-b +- sqrt(b*b - 4*a*c)
       x = -----------------------
This equation has a static, time invariant quality. It does not matter whether a or b or c is substituted first. When b is substituted, it is substituted all at once, not one reference at a time.

At present computers in practice do only one thing at a time. Because of this, matters of efficiency arise, short cuts are taken to aid the evaluation process, and time dependencies arise. Modular style isolates these dependancies, but we are left with a number of situations.

3.1   1) Consecutive Evaluation        

A list of statements are executed in sequence. The time sequence is important as later statements are dependant on earlier ones.

3.2   2) Projection        

Only one of a list of statements is executed. e.g. if statement. It is important that alternative statements are NOT evaluated (why?).

3.3   3) Parameter List        

This list of statements is time invariant and may conceivably be evaluated simultaneously, a candidate for parallel processing. However the need to evaluate one parameter can be conditional on the values of others (see next item).

3.4   4) Operators with Zeroes        

Statements are evaluated conditional on a ZERO not being found. The operation is then evaluated.

This procedure allows for certain expressions not to be evaluated if it is already known that their evaluation cannot effect the final value of the statement.

e.g. or expr1 expr2

In this case, boolean or, expr2 is not evaluated if expr1 has already been evaluated as "1".

The example of "or" is a special case of an associative binary operator. Such operators may have particular values which act as ZEROEs. That is to say:

op expr1 ZERO  ==> ZERO
op ZERO expr2 ==> ZERO
no matter what the other expression is.

If expr1 cannot be evaluated at the time, there is no reason why a value of zero cannot be returned by the function. This is called "lazy evaluation" in some circles when it is applied to (and) or (or) functions, but it is really a "special feature", the product of convenience in generating machine code for boolean expressions. * / and % also have algebraic zeroes but few languages define lazy evaluation for them because the underlying machine instructions do not do lazy evaluation.

One may ask, what does lazy evaluation matter in theory, it is an efficiency convenience. If we are dealing with strictly effectively computable functions yes, this is the case. However even in this case there are readily computable functions, and not-so-readily computable functions. If the readily computable function obviates the need to compute the resource gobbler functions, then all the better.

AS well as ZEROs it is also possible for a language to recognise UNITs. This means that if a multiplicand, for instance, is 1, then no multiplication needs to take place. The result is identically the other multiplicand. Now the other multiplicand may not be able to be evaluated, but that does not prevent the multiplication from being evaluated.

4   Recursive Function Theory and Lambda Calculus        

Recursive function theory admits an identity function, a countably infinite set of projection functions, and a recursion function extended over countably infinte domains.

Compare this with the lambda calculus where the symbolic abstraction provides within its makeup the following projection functions.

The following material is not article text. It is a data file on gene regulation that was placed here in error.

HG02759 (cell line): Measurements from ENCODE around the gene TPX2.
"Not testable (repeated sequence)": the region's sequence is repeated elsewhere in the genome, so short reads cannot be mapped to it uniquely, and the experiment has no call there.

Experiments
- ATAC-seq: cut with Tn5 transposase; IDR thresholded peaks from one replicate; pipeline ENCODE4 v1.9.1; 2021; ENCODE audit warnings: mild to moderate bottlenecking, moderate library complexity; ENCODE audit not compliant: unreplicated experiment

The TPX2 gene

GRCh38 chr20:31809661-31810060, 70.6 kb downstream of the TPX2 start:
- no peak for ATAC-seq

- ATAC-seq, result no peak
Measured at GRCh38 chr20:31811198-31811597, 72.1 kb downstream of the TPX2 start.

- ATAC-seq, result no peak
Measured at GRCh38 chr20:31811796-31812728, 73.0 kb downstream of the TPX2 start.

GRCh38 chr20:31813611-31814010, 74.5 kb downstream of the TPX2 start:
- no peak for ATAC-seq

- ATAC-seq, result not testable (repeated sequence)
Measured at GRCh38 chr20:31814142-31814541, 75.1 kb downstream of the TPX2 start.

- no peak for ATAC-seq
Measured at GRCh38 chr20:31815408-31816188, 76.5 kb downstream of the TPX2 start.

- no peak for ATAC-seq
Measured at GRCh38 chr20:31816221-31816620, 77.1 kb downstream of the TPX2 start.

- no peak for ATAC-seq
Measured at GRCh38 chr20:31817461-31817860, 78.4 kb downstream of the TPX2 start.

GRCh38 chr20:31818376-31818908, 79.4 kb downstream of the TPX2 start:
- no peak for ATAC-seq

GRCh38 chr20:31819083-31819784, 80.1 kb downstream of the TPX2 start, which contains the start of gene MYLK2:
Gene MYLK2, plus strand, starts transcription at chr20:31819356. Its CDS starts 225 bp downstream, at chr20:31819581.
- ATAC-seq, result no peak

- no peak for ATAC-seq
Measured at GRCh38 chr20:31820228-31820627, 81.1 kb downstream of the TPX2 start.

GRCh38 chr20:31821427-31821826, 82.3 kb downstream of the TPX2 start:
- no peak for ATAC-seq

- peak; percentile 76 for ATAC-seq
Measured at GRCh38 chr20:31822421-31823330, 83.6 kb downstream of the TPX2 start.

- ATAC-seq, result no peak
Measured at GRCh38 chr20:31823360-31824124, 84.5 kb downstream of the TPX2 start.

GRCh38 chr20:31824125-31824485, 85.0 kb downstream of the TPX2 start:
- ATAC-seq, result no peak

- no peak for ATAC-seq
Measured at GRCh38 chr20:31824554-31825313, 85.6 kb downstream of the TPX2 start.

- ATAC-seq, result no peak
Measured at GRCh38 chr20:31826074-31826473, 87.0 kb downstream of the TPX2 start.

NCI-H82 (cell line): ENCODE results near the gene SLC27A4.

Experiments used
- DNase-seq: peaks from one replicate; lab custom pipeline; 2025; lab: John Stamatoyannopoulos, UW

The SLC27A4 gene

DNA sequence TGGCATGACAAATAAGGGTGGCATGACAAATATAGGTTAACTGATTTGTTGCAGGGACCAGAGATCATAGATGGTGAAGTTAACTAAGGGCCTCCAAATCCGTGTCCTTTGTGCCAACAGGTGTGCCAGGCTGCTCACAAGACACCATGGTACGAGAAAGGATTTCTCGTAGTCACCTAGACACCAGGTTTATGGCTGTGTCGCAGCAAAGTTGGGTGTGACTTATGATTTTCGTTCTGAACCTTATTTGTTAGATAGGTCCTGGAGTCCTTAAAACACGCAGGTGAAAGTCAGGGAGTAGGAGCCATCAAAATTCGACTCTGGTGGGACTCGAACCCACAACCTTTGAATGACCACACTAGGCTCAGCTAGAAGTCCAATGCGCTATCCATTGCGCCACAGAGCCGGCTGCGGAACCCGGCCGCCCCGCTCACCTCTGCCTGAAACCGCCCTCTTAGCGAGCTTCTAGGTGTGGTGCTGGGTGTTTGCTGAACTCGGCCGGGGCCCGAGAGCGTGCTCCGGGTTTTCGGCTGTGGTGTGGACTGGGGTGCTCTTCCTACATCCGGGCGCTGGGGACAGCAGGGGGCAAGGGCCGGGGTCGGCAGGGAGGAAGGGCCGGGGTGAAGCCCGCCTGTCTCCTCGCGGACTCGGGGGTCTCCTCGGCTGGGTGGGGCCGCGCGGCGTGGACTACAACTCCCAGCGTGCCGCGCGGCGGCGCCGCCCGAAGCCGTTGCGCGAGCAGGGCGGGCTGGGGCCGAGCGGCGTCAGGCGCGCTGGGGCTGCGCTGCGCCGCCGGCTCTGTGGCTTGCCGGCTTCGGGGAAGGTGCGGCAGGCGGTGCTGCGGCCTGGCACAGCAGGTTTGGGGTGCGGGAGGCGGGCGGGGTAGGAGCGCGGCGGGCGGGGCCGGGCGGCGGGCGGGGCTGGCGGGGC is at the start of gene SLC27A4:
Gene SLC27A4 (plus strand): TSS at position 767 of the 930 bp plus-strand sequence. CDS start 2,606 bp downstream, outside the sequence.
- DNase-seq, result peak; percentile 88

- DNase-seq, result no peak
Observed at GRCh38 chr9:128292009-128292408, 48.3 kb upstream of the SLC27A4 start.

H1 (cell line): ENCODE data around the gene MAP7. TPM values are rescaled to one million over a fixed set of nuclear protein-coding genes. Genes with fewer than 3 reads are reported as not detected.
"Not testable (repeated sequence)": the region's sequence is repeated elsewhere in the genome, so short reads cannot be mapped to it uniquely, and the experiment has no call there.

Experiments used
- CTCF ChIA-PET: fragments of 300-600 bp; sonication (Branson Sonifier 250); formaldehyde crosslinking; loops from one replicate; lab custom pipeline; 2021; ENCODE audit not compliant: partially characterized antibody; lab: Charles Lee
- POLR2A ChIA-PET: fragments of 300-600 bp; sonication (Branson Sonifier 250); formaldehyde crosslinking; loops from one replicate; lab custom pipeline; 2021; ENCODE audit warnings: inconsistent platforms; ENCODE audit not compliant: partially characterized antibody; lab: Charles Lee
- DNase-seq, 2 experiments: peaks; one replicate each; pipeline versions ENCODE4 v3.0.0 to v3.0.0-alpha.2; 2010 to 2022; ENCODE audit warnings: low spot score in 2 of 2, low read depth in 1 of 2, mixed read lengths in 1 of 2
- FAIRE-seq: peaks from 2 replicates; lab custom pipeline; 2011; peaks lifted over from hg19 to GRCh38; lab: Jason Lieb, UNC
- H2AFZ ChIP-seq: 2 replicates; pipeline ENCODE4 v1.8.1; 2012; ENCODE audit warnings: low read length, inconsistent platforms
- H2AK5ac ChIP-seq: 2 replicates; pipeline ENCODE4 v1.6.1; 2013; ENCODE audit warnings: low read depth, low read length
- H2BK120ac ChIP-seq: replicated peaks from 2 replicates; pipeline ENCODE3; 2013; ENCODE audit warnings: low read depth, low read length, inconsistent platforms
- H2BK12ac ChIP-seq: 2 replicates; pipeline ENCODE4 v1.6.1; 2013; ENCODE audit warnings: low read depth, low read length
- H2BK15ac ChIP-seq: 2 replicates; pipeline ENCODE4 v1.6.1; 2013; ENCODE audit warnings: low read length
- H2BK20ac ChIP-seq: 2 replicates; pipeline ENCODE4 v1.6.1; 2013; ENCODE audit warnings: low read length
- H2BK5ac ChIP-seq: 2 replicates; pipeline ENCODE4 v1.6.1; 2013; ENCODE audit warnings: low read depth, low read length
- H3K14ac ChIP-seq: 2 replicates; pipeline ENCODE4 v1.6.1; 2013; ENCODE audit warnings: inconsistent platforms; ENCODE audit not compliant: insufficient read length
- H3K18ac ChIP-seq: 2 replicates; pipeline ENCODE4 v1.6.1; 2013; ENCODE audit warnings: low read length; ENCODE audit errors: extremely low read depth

$x.x, $x.$y.x, $x.$y.y, $x.$y.$z.x, $x.$y.$z.y, $x.$y.$z.z, ....
and also provides for recusion via the Y=(\$h.(\$y.h(y y))(\$y.h(y y))) function.

While recursive functions provide a more limited functional basis for development, the basis is in its definition more complicated and not so satisfying, especially as it is not finite. The lambda calculus provides a singular simple rule which encompasses everything that is required. This is a more satisfactory computational basis as only one basic operator is required, and this is readily manageable. The recursive definition for the recursive function theory is not particularly easy to use and not as amenable to algebraic manipulation as the lambda abstraction which has such virtues as meta-reduction.

Lambda calculus is a one-dimensional symbolic solution to what is essentially a graphical problem which exceeds one-dimensionality. This problem is even more naturally treated in the computer using pointers, than can be treated in the linear form of writing. The lambda abstraction does not require a name for the abstract symbol but simply a locality reference which binds a symbolic slot in an expression to the locality of that expression.

Thus the expression (x y) is no different to the expression $x.$y.x y except that the pointers for the first cannot be drawn in because the environmental context of x and y are not explicitly available. This means that the internal representation of these two expressions is the same. (x y) has symbols and no pointer connections, ($x.$y.x y) has the symbols replaced by the pointers.

The implication here is that the lambda abstraction is not an additional "rule" of the lambda calculus but simply a notation used to represent the natural extension of ordinary functional calculus. Indeed it makes functions "honest" by recognising the "environment".

As a result, the computer version of the lambda calculus is simpler than the written version. Since parameters have no names, no renaming rules are required and no name duplication confusion arises. However an I/O system is required. The lack of explicit names means that algebraic manipulation of functions is easier. e.g. I = $x.x has an absolute computer representation which is easily recognised.

This opens more doors than the recursive function theory possibly could and so lambda calculus is used as the basis for all further development.